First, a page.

History: Apple earnings are a slam dunk. Buy it.

A customer poses with an iPhone 6 Plus and an iPhone 6 at the Fifth Avenue store in New York.
Adrees Latif | Reuters

If history is any guide, then Apple's quarterly earnings should soar through Wall Street estimates and the stock should rise to a record.

With the help of our partners at Kensho, a quantitative tool used by hedge funds to make winning trades, CNBC Pro looked at more than 10 years of data to get the definitive Apple earnings trade.

The bottom line is ...

... Apple is one of the best companies at the unspoken Wall Street game of "sandbagging" estimates. Under promise and over deliver is the game and the tech giant does it well.

(Management has denied this vehemently in the past and changed how they issue guidance to thwart this accusation.)

History shows the company topped earnings estimates 87 percent of the time, according to Bespoke Investment Group.

Since 2002, when Apple exceeds estimates the stock responds with an average return of 1.8 percent the day after the release, according to Kensho. Out of the 46 occasions analyzed, the shares traded positively 65 percent of the time the day after.

If history repeats itself Tuesday after the company reports results after the bell Monday, then Apple shares will touch a record price, a milestone they are less than 1 percent from as of morning trading Monday.

The company's post-earnings track record gets even better if you look at the era of the iPhone, its blockbuster product launched in 2007.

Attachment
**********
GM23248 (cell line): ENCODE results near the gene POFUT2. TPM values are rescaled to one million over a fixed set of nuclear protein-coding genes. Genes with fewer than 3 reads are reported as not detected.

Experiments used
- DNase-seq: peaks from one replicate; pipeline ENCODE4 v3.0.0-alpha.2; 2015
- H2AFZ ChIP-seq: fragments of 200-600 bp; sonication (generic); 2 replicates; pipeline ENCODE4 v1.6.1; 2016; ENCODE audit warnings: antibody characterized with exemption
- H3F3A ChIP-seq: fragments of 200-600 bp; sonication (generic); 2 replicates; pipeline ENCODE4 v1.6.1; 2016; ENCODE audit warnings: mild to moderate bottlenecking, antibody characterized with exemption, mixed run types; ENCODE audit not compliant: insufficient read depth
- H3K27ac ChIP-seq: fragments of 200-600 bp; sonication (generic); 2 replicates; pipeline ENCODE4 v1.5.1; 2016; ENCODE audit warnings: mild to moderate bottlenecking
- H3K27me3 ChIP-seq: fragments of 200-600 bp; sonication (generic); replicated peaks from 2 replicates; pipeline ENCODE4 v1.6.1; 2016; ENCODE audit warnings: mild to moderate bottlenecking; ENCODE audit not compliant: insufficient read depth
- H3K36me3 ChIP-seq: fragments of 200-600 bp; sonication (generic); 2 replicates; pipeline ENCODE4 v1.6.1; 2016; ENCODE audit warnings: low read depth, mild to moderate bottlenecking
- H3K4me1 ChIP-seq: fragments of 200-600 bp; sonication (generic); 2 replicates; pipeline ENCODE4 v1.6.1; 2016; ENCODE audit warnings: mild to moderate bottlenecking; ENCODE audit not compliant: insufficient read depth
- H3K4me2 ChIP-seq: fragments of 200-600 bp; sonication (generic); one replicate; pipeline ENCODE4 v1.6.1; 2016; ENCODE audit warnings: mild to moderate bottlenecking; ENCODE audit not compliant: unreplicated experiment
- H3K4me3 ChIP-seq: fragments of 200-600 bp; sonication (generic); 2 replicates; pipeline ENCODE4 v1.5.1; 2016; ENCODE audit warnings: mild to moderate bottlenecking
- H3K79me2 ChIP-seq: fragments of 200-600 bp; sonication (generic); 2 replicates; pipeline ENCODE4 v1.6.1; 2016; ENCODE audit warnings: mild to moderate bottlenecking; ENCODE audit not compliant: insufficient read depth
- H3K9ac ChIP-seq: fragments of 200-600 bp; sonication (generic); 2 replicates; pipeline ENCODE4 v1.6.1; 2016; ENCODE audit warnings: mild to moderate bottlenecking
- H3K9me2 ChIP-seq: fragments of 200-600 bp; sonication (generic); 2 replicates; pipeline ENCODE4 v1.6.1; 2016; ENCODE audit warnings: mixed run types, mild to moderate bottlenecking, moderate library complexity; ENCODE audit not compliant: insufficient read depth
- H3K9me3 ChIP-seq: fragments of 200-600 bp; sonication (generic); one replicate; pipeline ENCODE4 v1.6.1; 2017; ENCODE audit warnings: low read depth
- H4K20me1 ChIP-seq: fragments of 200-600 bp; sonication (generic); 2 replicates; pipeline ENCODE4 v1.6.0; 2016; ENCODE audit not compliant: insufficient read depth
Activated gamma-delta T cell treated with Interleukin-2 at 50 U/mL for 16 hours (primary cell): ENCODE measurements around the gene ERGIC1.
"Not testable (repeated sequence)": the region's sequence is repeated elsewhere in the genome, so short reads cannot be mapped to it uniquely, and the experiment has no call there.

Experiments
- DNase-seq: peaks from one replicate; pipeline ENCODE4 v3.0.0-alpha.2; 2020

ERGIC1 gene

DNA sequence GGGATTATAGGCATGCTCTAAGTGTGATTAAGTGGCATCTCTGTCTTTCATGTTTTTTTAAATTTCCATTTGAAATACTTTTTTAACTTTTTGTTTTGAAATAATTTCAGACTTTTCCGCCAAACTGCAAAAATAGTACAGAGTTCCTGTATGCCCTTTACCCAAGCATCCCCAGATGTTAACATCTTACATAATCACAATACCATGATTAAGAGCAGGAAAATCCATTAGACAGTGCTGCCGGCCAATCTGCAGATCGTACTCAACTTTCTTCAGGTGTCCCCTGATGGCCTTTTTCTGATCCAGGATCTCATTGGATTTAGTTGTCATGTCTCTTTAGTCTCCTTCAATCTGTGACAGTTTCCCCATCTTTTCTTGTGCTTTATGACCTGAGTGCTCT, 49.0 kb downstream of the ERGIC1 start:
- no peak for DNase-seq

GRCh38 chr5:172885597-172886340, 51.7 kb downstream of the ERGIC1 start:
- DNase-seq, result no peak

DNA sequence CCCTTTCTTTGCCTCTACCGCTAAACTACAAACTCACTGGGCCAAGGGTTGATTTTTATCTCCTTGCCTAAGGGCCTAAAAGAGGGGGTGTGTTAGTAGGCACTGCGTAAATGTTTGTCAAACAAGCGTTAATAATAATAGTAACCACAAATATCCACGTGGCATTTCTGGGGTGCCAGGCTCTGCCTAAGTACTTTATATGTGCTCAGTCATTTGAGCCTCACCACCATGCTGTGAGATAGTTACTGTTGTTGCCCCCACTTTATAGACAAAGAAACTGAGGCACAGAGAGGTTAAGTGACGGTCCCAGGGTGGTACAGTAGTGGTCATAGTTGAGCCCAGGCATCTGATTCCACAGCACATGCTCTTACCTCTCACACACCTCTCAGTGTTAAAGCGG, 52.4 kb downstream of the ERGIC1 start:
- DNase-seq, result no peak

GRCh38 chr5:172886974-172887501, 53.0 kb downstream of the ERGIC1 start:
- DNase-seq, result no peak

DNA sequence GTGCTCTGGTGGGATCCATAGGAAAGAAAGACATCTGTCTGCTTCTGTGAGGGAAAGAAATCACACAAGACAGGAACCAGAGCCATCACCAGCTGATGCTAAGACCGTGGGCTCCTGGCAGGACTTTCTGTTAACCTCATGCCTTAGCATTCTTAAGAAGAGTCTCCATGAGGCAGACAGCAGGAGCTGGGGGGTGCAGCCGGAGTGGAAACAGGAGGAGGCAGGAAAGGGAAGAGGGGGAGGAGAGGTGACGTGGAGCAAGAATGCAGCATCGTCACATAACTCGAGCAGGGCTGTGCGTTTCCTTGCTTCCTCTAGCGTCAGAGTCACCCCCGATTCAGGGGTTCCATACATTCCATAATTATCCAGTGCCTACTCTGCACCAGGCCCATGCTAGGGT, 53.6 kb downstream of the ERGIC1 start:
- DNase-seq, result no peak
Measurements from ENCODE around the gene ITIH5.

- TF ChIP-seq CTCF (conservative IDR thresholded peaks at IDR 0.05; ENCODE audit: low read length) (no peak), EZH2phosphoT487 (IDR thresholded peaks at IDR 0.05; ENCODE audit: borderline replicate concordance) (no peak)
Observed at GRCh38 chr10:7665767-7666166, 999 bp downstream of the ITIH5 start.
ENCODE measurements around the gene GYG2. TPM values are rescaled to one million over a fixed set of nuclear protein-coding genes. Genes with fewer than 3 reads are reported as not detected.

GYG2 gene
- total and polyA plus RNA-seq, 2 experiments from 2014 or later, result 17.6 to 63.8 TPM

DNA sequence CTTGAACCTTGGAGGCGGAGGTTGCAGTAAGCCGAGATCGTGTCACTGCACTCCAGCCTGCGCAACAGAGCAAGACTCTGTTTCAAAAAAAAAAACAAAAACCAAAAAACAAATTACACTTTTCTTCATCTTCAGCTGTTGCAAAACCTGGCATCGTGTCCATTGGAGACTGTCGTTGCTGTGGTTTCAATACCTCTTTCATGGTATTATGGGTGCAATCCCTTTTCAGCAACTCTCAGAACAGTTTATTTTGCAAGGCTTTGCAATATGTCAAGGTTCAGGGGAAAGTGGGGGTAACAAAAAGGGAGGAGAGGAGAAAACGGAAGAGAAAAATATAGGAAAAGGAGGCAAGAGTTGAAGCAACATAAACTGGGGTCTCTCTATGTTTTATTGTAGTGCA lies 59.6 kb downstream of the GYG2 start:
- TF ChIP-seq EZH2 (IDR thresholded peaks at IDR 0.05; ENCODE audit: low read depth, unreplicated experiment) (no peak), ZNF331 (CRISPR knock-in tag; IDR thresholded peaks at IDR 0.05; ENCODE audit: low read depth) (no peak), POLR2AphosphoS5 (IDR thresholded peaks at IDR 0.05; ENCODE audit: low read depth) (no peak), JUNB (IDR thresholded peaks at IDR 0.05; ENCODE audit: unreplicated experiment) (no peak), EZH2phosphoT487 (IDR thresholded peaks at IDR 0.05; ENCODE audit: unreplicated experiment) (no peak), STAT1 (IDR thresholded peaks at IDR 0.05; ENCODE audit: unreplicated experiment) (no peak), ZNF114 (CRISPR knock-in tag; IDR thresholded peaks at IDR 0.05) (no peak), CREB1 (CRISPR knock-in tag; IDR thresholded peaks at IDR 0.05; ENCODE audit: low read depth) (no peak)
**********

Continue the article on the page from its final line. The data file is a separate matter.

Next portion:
Read More Top tech investor: Buy Apple before earnings

Looking at those last eight years, Apple's shares traded higher the day after earnings 70 percent of the time.

One figure from Bespoke may also prove why the company is so good at beating the Street. On just 28 percent of occasions did Apple raise its profit forecast after earnings results. So it generally gives little guidance, or plays down the current quarter, so it can blow through results when the report comes.

To be sure, if the company does have a rare earnings miss, the shares are not rewarded well. Since 2002, there have been six occasions when Apple missed Wall Street estimates, according to Kensho, and the shares responded with a negative average return of 2.6 percent.

Past results do not guarantee future performance, but history is on the side of the longs for this trade.

Disclosure: NBCUniversal, parent of CNBC, is a minority investor in Kensho.